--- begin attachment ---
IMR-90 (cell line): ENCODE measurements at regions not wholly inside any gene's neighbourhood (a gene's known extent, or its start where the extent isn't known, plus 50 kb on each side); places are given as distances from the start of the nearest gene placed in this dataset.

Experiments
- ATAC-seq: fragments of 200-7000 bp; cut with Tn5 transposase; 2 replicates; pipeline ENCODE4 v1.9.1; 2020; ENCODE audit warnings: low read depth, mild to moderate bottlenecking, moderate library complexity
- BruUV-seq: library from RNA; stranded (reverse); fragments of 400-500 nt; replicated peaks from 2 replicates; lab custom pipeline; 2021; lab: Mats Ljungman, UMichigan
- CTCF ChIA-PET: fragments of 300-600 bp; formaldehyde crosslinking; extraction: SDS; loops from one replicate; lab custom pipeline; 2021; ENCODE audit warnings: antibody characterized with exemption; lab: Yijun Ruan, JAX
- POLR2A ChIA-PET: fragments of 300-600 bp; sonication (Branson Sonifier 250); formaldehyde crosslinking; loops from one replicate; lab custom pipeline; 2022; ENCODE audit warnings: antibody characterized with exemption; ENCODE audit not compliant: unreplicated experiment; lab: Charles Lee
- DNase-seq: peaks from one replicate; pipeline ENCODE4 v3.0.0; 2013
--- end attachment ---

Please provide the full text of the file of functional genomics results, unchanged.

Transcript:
IMR-90 (cell line): ENCODE measurements at regions not wholly inside any gene's neighbourhood (a gene's known extent, or its start where the extent isn't known, plus 50 kb on each side); places are given as distances from the start of the nearest gene placed in this dataset.

Experiments
- ATAC-seq: fragments of 200-7000 bp; cut with Tn5 transposase; 2 replicates; pipeline ENCODE4 v1.9.1; 2020; ENCODE audit warnings: low read depth, mild to moderate bottlenecking, moderate library complexity
- BruUV-seq: library from RNA; stranded (reverse); fragments of 400-500 nt; replicated peaks from 2 replicates; lab custom pipeline; 2021; lab: Mats Ljungman, UMichigan
- CTCF ChIA-PET: fragments of 300-600 bp; formaldehyde crosslinking; extraction: SDS; loops from one replicate; lab custom pipeline; 2021; ENCODE audit warnings: antibody characterized with exemption; lab: Yijun Ruan, JAX
- POLR2A ChIA-PET: fragments of 300-600 bp; sonication (Branson Sonifier 250); formaldehyde crosslinking; loops from one replicate; lab custom pipeline; 2022; ENCODE audit warnings: antibody characterized with exemption; ENCODE audit not compliant: unreplicated experiment; lab: Charles Lee
- DNase-seq: peaks from one replicate; pipeline ENCODE4 v3.0.0; 2013